Wealth and poverty - Research Paper Example

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The issues of wealth and poverty are universal when looking closely at how the society functions and which goals are the most significant for individuals in everyday life.It is a question of a broad discussion which has to epitomize the main points concerning the very nature of wealth and poverty and its causes in a societal construct of living…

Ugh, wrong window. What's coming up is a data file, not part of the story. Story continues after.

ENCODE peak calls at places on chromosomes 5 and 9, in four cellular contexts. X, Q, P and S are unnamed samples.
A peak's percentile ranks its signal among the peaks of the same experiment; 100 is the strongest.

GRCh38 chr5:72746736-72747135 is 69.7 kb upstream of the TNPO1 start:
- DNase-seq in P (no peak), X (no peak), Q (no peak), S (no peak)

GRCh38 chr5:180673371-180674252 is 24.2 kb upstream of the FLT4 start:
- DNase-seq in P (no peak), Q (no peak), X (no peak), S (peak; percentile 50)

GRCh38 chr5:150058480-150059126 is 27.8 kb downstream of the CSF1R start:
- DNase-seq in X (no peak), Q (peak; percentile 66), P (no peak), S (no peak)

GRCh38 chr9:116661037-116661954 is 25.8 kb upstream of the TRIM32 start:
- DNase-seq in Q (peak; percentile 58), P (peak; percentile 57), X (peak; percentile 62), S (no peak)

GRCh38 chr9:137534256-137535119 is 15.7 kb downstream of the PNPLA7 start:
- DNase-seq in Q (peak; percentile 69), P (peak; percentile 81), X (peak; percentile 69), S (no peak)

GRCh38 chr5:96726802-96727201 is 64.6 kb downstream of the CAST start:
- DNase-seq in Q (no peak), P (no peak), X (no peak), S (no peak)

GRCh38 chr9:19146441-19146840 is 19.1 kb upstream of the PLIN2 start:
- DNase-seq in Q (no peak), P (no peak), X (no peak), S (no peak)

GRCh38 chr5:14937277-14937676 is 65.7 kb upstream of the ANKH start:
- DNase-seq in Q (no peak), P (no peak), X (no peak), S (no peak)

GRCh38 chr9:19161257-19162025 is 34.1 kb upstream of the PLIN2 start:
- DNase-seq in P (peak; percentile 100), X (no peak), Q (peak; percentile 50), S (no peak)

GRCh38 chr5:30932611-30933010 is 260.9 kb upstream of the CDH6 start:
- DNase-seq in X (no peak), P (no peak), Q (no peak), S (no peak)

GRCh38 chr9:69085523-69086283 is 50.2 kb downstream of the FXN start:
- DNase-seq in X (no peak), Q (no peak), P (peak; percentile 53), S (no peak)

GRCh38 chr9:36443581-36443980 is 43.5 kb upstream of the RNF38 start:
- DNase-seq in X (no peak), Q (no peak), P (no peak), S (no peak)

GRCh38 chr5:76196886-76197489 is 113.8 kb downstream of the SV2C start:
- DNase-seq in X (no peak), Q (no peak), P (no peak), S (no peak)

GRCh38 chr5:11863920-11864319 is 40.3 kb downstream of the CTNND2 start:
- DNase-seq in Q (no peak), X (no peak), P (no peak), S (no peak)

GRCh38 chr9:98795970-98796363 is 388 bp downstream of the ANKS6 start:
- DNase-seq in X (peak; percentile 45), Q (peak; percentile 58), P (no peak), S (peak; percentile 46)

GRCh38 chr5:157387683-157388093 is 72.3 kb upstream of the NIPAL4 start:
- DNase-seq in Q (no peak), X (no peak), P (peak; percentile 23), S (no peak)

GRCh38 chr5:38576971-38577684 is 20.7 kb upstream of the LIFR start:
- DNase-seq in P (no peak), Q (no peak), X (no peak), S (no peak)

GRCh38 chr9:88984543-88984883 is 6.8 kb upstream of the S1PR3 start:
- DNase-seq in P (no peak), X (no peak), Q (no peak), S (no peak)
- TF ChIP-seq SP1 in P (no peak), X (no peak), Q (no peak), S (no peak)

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The issues of wealth and poverty are universal when looking closely at how the society functions and which goals are the most significant for individuals in everyday life. It is a question of a broad discussion which has to epitomize the main theoretical points concerning the very nature of wealth and poverty and its causes in a societal construct of living. One of the first coming standpoints is that a man is a biosocial creature. In this respect all amenities of the society are peculiar to all human beings, as long as living in a material world presupposes the urge for having different things at one’s disposal. Thus, based on the theoretical paradigms of functionalism, conflict, and symbolic interactionism, individuals are divided into different strata allowing them to be associated either with wealth or with poverty. First of all, functionalism as a theoretical paradigm in sociology discovers the features of wealth and poverty. According to the functionalism, all six institutions of the society tend toward social equilibrium, and individuals are likely to be forced to follow the prescriptions and norms of social life (Andersen & Taylor, 2007). Each individual is likely or unlikely, lucky or unlucky, to gain as much as he/she can. In turn, different stratums serve to point out the mere extent of their power and right to have the particular amount of material amenities in hand. According to the conflict theory, there perpetual forces within the society aimed at competition for the possession of different resources (Andersen & Taylor, 2007). Thus, the society is divided into groups which are symbolically performed into the so-called “pyramid” with elites on the top and marginal layers of the society (the largest part) at the bottom (Brinkerhoff, White, & Ortega, 2007). As a matter of fact, urge for wealth among the highest echelons of power within the society makes it either weak or strong regarding the extent of law supremacy within the community (Phillips & Pittman, 2009). Thus, by maximizing benefits individuals are divided into those having more or less things and resources owned during a particular span of time. Symbolic interactionism serves a theoretical background to understand why concepts of wealth and poverty are so differentiated in the society. It appeals to the idea of self-concept and an individual’s desire to feel better when having much money and other resources at his/her disposal. The question is that a man is a social product who inherited this very aptness to grow rich or grow poor in mind and in material resources as well (Shepard, 2009). To say more, the distribution of wealth and poverty is also characterized by the manners people are likely to follow. Thereupon, symbolic interactionist approach “focuses on signs, gestures, shared rules, and written and spoken language” (Tischler, 2010, p. 20). Thus, according to the three aforementioned theoretical approaches, the distribution of wealth and poverty is based on the way individuals serve their function and ask for more in what they are doing paying close attention to how they reach particular possibilities to become wealthier. Otherwise, there is another possibility to become poorer. In such deviations, there is plenty to talk about the dynamics of the society. Reference Andersen, M. L., & Taylor, H. F. (2007). Sociology: understanding a diverse society (4 ed.). Upper Saddle River, NJ: Cengage Learning. Brinkerhoff, D. B., White, L. K., & Ortega, S. T. (2007). Essentials of Sociology (7 ed.). Upper Saddle River, NJ: Cengage Learning. Phillips, R., & Pittman, R. H. (2009). An Introduction to Community Development. London: Taylor & Francis. Shepard, J. M. (2009). Sociology (10 ed.). Upper Saddle River, NJ: Cengage Learning. Tischler, H. L. (2010). Introduction to Sociology (10 ed.). Upper Saddle River, NJ: Cengage Learning. Read More
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